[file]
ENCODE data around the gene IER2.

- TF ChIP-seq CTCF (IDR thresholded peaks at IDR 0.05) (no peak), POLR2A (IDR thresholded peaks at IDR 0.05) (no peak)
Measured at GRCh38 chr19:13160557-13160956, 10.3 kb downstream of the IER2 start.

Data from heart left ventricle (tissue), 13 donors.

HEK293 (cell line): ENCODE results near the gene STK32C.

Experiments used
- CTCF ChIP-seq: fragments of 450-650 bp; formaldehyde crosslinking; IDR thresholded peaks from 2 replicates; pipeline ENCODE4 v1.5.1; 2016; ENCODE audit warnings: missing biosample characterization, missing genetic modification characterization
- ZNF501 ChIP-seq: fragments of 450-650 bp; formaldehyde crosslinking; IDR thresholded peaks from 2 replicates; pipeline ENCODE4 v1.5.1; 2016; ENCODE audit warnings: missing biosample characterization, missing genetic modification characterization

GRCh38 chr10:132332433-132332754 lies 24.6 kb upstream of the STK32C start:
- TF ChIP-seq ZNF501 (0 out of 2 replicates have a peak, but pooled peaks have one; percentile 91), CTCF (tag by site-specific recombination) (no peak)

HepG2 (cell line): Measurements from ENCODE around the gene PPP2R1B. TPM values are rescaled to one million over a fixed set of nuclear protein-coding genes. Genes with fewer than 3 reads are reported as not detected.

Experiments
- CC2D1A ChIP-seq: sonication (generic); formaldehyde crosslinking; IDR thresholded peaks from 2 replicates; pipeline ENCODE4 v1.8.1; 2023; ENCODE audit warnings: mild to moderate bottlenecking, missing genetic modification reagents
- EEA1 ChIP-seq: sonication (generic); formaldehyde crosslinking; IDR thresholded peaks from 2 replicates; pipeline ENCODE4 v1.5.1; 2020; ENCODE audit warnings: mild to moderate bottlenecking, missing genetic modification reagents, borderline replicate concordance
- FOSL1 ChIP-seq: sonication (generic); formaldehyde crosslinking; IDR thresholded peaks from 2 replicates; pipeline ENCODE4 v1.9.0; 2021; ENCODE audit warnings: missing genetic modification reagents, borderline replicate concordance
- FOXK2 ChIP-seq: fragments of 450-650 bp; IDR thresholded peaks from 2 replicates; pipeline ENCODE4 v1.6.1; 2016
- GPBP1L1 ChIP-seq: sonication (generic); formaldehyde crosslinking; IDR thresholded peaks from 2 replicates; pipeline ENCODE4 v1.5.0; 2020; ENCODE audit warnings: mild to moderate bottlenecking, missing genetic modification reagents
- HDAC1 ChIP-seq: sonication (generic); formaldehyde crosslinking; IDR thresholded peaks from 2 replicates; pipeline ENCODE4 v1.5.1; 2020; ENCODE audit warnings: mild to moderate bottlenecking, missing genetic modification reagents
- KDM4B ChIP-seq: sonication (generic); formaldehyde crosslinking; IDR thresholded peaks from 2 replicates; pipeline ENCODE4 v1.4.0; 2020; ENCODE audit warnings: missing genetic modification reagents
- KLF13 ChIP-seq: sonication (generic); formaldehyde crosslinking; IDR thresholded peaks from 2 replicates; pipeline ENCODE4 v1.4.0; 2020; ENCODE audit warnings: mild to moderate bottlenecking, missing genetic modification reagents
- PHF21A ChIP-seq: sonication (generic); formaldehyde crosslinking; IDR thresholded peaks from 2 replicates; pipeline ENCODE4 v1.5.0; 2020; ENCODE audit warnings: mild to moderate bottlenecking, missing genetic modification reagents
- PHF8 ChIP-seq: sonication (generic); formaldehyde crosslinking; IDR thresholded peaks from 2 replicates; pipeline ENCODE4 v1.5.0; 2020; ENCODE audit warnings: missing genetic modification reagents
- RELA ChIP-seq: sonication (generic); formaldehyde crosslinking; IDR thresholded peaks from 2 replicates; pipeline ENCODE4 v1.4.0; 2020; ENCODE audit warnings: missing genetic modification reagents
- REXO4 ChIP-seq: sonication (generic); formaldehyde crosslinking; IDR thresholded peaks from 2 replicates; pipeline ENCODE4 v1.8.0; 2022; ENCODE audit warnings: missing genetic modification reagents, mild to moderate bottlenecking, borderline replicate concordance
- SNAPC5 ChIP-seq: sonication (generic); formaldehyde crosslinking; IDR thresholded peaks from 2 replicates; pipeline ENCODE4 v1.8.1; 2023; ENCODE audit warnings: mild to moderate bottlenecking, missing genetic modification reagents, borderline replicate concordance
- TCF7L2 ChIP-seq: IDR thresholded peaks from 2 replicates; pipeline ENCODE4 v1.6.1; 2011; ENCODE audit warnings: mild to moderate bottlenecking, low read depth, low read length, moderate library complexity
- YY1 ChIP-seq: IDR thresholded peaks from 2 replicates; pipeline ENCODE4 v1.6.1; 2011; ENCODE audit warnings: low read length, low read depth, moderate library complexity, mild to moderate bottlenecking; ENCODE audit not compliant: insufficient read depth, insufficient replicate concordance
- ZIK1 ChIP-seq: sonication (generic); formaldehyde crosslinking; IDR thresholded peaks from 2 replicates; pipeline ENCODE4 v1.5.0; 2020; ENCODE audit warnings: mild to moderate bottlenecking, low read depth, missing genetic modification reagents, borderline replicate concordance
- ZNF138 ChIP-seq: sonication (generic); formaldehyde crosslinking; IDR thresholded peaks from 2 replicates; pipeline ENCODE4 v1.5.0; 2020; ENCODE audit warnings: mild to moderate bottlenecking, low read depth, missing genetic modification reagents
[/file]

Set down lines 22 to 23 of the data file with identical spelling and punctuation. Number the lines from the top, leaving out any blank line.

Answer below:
- PHF8 ChIP-seq: sonication (generic); formaldehyde crosslinking; IDR thresholded peaks from 2 replicates; pipeline ENCODE4 v1.5.0; 2020; ENCODE audit warnings: missing genetic modification reagents
- RELA ChIP-seq: sonication (generic); formaldehyde crosslinking; IDR thresholded peaks from 2 replicates; pipeline ENCODE4 v1.4.0; 2020; ENCODE audit warnings: missing genetic modification reagents